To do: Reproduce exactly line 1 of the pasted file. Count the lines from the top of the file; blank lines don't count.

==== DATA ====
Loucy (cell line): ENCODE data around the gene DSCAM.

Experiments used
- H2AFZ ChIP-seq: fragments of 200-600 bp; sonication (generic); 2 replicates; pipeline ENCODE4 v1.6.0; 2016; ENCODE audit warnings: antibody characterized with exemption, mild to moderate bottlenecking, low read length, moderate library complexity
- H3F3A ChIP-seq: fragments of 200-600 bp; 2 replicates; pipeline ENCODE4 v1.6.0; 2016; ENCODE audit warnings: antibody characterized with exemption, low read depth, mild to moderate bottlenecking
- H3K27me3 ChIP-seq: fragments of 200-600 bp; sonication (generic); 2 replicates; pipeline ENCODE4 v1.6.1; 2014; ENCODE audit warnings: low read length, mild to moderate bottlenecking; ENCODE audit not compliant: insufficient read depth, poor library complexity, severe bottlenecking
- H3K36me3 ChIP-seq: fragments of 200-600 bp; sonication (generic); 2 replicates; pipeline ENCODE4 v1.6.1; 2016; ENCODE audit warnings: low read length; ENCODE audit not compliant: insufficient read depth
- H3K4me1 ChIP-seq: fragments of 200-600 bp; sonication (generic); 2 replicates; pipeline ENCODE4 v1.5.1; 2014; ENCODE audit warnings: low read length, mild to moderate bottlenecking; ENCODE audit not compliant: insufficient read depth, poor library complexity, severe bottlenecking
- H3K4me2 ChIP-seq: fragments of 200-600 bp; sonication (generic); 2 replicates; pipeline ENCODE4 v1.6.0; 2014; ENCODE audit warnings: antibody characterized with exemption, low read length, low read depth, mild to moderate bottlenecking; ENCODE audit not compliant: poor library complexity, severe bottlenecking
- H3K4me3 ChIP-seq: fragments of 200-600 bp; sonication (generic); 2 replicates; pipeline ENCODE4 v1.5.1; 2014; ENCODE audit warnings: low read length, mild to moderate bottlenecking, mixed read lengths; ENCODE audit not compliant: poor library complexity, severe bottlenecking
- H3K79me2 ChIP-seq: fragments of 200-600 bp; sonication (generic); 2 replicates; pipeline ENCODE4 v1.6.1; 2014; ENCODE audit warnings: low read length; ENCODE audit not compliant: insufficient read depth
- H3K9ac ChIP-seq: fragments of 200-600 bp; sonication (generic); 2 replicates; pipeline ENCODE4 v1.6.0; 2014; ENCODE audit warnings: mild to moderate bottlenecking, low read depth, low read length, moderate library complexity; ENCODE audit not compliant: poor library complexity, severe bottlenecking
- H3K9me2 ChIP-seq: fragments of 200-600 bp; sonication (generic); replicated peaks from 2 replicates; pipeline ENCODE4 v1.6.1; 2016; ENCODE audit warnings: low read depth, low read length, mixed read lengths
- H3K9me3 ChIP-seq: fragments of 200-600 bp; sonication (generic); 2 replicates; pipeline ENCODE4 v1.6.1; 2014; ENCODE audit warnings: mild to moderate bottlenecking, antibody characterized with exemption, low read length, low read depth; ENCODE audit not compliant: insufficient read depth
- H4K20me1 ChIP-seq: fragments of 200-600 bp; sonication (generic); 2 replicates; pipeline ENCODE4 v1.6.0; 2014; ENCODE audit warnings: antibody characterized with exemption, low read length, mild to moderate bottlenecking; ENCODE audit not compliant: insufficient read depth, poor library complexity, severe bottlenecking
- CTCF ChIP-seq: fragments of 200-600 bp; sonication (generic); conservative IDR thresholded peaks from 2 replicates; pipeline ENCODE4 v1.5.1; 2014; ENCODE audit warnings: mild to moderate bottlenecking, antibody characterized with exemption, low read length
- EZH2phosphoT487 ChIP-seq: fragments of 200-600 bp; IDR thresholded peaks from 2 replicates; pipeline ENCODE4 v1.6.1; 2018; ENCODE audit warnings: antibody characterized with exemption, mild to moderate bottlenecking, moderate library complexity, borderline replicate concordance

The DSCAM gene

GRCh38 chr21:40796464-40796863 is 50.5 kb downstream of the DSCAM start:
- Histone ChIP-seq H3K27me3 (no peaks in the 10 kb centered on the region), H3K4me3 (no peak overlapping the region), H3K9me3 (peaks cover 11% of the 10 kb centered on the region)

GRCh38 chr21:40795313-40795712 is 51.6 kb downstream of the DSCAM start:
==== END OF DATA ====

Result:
Loucy (cell line): ENCODE data around the gene DSCAM.